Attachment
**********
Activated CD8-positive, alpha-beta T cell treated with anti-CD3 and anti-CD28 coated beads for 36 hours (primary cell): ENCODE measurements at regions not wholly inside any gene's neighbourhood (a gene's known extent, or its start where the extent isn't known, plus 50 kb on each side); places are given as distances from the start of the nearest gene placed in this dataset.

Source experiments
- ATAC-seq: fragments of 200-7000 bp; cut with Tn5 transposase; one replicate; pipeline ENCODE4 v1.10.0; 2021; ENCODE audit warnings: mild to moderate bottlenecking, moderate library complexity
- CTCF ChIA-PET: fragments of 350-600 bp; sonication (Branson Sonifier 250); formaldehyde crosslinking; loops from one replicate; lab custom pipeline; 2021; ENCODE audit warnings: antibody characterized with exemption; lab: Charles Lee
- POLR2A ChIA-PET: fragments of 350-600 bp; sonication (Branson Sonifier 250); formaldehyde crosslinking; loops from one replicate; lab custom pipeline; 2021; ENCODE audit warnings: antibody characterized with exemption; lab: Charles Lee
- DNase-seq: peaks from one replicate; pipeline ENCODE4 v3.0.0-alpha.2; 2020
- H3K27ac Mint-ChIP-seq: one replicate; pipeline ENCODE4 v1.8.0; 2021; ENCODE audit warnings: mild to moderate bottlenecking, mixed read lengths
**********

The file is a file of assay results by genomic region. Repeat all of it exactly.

Activated CD8-positive, alpha-beta T cell treated with anti-CD3 and anti-CD28 coated beads for 36 hours (primary cell): ENCODE measurements at regions not wholly inside any gene's neighbourhood (a gene's known extent, or its start where the extent isn't known, plus 50 kb on each side); places are given as distances from the start of the nearest gene placed in this dataset.

Source experiments
- ATAC-seq: fragments of 200-7000 bp; cut with Tn5 transposase; one replicate; pipeline ENCODE4 v1.10.0; 2021; ENCODE audit warnings: mild to moderate bottlenecking, moderate library complexity
- CTCF ChIA-PET: fragments of 350-600 bp; sonication (Branson Sonifier 250); formaldehyde crosslinking; loops from one replicate; lab custom pipeline; 2021; ENCODE audit warnings: antibody characterized with exemption; lab: Charles Lee
- POLR2A ChIA-PET: fragments of 350-600 bp; sonication (Branson Sonifier 250); formaldehyde crosslinking; loops from one replicate; lab custom pipeline; 2021; ENCODE audit warnings: antibody characterized with exemption; lab: Charles Lee
- DNase-seq: peaks from one replicate; pipeline ENCODE4 v3.0.0-alpha.2; 2020
- H3K27ac Mint-ChIP-seq: one replicate; pipeline ENCODE4 v1.8.0; 2021; ENCODE audit warnings: mild to moderate bottlenecking, mixed read lengths